June 2013 | tata.com

‘It’s important to be flexible and innovative to provide the type of products and services that your client wants’

Tata Capital in Europe is a corporate finance advisory business that facilitates investment opportunities between Europe and India. The company also provides corporate finance advice to Tata companies. Amit Mehta, head of Tata Capital in Europe since its inception, works on identifying opportunities, building relationships and providing solutions to existing clients. In this interview with tata.com he talks about the company’s operations and future plans


How important is an innovative mindset at Tata Capital?
Financial services are not new, however the attitude and sentiments of the clients change. For example, investors are more cautious now than before 2008. So in order to remain credible it’s important to be flexible and innovative to provide the type of products and services that your client wants. This credibility is vital in such a competitive sector.

What differences have you noticed between the UK and Indian markets through your work at Tata Capital?
There are certainly big cultural differences between the UK and India. Indian business is driven by relationships, conducted between people that know each other and trust each other; inevitably this can take time.

In the UK, business is more transactional. Institutions are more developed, the regulatory framework is stable, and experience is more important than relationships, hence there is less transactional resistance or process difficulties in doing deals. India is a very value-conscious market and you have to identify the key decision-maker to be successful.

However, Indian business has become significantly more outward looking over the last 20 years, and is falling closer in to line with the UK model.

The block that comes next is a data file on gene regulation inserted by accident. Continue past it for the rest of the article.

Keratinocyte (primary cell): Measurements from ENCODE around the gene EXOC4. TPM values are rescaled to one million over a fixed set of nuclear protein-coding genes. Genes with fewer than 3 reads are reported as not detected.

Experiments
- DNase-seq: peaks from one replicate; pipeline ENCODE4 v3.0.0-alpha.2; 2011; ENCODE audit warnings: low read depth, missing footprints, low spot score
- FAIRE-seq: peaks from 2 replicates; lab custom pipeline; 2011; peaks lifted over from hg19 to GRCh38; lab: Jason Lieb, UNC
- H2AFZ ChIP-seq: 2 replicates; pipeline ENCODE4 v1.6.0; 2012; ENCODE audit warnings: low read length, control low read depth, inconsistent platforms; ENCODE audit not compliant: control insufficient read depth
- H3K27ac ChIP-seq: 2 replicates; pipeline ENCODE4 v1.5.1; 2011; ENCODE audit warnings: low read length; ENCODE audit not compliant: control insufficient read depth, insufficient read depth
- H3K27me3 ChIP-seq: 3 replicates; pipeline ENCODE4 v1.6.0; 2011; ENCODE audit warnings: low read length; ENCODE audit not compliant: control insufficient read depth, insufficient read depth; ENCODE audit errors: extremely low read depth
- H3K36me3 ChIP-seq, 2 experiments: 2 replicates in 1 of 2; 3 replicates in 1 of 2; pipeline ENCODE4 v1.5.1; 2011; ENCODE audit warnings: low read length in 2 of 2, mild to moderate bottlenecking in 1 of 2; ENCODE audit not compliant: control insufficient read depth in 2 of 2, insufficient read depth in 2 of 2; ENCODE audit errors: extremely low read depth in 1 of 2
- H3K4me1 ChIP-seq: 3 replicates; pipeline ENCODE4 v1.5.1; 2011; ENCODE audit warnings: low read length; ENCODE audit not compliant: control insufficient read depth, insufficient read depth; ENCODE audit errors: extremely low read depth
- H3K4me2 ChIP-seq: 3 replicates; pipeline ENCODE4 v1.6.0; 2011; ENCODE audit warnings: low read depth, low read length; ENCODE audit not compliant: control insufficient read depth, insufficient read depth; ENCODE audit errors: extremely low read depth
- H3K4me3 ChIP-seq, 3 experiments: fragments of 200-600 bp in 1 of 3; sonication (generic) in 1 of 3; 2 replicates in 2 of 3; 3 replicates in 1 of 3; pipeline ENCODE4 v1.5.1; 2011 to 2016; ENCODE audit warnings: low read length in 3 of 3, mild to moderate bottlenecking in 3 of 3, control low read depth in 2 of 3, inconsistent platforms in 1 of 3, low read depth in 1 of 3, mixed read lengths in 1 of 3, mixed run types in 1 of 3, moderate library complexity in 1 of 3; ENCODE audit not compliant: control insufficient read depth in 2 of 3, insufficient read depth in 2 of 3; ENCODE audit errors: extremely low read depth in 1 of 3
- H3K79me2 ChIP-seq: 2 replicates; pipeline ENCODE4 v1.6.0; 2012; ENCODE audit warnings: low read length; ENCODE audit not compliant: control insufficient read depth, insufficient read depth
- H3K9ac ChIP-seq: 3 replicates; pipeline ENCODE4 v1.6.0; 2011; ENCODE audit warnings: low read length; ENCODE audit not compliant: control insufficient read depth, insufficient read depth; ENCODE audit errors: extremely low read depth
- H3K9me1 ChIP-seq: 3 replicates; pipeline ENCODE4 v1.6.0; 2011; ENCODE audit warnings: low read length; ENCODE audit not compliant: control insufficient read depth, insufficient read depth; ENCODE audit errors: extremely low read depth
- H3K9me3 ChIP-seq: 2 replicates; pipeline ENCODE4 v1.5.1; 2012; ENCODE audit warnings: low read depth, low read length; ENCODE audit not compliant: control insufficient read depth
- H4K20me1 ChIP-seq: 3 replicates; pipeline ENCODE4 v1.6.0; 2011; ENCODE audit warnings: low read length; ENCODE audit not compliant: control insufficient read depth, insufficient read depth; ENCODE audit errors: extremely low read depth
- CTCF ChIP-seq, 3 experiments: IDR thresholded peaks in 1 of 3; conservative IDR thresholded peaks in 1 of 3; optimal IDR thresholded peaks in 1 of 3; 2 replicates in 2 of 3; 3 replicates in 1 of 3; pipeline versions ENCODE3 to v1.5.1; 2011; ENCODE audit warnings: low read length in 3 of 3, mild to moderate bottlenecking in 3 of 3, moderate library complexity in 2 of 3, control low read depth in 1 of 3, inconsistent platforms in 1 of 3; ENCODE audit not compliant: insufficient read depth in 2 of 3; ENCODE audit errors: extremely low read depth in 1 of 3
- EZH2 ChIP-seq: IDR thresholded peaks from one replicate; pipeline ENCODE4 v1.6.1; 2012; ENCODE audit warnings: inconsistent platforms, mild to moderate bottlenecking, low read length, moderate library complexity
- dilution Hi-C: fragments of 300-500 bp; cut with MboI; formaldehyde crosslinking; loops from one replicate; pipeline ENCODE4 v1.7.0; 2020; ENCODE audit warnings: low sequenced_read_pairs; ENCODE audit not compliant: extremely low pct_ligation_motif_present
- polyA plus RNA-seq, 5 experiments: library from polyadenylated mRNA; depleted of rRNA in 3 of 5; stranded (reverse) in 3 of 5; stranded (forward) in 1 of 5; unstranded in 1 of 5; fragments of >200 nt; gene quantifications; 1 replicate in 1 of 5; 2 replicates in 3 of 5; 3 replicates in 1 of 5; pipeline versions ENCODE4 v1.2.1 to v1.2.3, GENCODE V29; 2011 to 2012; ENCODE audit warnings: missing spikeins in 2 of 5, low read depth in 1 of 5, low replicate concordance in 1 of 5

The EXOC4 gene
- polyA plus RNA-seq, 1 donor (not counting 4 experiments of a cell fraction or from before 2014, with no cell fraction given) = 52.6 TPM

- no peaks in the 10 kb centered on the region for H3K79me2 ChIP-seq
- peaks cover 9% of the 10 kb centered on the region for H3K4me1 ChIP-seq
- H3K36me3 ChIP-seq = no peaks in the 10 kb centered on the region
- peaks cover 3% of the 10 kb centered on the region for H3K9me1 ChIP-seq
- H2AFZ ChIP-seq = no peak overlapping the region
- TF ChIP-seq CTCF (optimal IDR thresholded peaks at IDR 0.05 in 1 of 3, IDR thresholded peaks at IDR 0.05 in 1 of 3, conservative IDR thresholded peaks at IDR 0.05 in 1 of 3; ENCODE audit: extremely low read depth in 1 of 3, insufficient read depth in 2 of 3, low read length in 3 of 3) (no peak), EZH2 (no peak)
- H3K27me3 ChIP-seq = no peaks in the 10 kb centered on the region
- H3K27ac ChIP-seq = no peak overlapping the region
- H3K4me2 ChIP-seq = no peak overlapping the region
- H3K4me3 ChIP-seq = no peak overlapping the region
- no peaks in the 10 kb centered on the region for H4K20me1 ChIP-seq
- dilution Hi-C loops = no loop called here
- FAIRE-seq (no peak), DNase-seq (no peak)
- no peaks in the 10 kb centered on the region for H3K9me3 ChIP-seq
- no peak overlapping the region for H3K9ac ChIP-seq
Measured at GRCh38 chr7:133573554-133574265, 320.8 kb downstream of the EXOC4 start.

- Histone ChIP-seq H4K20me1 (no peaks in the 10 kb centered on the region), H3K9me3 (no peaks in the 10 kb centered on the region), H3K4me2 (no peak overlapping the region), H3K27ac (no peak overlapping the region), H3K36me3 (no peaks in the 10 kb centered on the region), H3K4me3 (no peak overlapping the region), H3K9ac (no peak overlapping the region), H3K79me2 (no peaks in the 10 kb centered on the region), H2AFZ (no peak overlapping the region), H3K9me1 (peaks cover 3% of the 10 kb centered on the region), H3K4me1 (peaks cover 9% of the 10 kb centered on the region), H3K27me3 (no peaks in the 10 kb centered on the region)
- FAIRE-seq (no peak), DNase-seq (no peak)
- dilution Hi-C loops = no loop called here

What effect has slow global economic growth had on the operations of Tata Capital?
Investors and business have been significantly shaken by the current climate. Their cautious approach has affected Tata Capital as many Asian and Far Eastern companies are currently reluctant to invest in Europe. European companies are also cautious about investing in emerging markets such as India although they do see long-term benefits. Consequently, we are working harder than ever to provide a committed, tailor-made service to clients.

What are the new developments in your industry at the moment?
As companies are seeking high yield investments, emerging markets are becoming more important. However, investors remain cautious, though in the next three-five years I predict a three or four-fold increase in investment in these markets. This would be extremely significant.

To ensure that we capitalise on this trend, we are looking to build capabilities and products in other emerging markets. Africa in particular is an interesting opportunity for investors and for us.

What are your most memorable projects?
Since joining the group, the most high-profile transaction has been the acquisition of Jaguar Land Rover where I worked alongside colleagues from Tata Motors. This was a very exciting project, as it was a big step forward in a new market segment with a high-profile brand.

Since then, it is setting up of Tata Capital. This is a small business at the moment but it will play a very big role as companies are hungry for capital. Tata Capital aims to be able to assist them raise capital internationally.

Making Tata Capital’s European organisation into a sustainable business was probably the most challenging project. We are a very young organisation but have the benefit of a strong brand, however with that comes expectation and responsibility. It is very important that we stay focused on our objectives and not get derailed.

What qualities are needed to be a successful employee at Tata Capital?
Being technically competent is a given, however you also need to be positive, tenacious with a can-do attitude, and creative. You need to have patience as you have to continually revisit your assumptions. It’s also imperative to be sensitive to your clients’ pressures and needs. Overall, you have to have the key Tata quality of being trustworthy.

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